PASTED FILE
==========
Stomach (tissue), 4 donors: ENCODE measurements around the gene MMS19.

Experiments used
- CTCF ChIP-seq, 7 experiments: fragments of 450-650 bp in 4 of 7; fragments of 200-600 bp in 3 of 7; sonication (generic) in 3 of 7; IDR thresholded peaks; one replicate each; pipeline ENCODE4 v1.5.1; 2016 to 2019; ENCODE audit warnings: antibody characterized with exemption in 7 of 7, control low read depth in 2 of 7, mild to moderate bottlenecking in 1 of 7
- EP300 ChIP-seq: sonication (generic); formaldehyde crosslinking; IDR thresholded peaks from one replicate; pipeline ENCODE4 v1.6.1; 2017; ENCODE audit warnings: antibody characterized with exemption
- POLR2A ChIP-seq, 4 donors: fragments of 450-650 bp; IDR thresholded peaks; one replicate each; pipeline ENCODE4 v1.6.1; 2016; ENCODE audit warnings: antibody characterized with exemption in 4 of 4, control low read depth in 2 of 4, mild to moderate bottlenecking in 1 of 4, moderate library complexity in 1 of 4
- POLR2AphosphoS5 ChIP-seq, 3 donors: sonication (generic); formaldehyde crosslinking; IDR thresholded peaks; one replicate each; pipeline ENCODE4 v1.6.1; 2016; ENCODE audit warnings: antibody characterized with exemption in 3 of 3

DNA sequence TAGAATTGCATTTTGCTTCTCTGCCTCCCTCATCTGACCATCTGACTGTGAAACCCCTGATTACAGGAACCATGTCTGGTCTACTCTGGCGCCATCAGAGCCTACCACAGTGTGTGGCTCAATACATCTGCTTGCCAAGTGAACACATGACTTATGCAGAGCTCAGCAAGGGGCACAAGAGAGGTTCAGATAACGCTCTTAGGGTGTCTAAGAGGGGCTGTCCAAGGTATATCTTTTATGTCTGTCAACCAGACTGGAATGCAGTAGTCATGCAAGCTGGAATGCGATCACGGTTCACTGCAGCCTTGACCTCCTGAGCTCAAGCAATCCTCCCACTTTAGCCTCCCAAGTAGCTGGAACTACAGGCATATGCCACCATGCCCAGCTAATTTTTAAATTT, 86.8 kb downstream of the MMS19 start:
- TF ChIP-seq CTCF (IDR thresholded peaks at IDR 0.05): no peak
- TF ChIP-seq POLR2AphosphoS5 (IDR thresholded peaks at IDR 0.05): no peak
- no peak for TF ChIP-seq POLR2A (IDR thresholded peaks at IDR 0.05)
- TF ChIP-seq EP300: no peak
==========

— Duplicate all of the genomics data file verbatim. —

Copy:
Stomach (tissue), 4 donors: ENCODE measurements around the gene MMS19.

Experiments used
- CTCF ChIP-seq, 7 experiments: fragments of 450-650 bp in 4 of 7; fragments of 200-600 bp in 3 of 7; sonication (generic) in 3 of 7; IDR thresholded peaks; one replicate each; pipeline ENCODE4 v1.5.1; 2016 to 2019; ENCODE audit warnings: antibody characterized with exemption in 7 of 7, control low read depth in 2 of 7, mild to moderate bottlenecking in 1 of 7
- EP300 ChIP-seq: sonication (generic); formaldehyde crosslinking; IDR thresholded peaks from one replicate; pipeline ENCODE4 v1.6.1; 2017; ENCODE audit warnings: antibody characterized with exemption
- POLR2A ChIP-seq, 4 donors: fragments of 450-650 bp; IDR thresholded peaks; one replicate each; pipeline ENCODE4 v1.6.1; 2016; ENCODE audit warnings: antibody characterized with exemption in 4 of 4, control low read depth in 2 of 4, mild to moderate bottlenecking in 1 of 4, moderate library complexity in 1 of 4
- POLR2AphosphoS5 ChIP-seq, 3 donors: sonication (generic); formaldehyde crosslinking; IDR thresholded peaks; one replicate each; pipeline ENCODE4 v1.6.1; 2016; ENCODE audit warnings: antibody characterized with exemption in 3 of 3

DNA sequence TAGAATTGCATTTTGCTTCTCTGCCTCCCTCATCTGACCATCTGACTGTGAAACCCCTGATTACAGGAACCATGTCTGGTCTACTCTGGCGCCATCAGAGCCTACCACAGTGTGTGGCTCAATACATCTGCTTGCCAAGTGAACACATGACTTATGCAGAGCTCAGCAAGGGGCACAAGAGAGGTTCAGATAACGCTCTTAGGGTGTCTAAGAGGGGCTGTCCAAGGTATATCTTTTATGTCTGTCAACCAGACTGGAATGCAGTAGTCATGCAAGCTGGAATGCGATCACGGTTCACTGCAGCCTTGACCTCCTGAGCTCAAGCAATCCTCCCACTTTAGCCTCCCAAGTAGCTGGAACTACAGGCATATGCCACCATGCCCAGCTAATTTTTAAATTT, 86.8 kb downstream of the MMS19 start:
- TF ChIP-seq CTCF (IDR thresholded peaks at IDR 0.05): no peak
- TF ChIP-seq POLR2AphosphoS5 (IDR thresholded peaks at IDR 0.05): no peak
- no peak for TF ChIP-seq POLR2A (IDR thresholded peaks at IDR 0.05)
- TF ChIP-seq EP300: no peak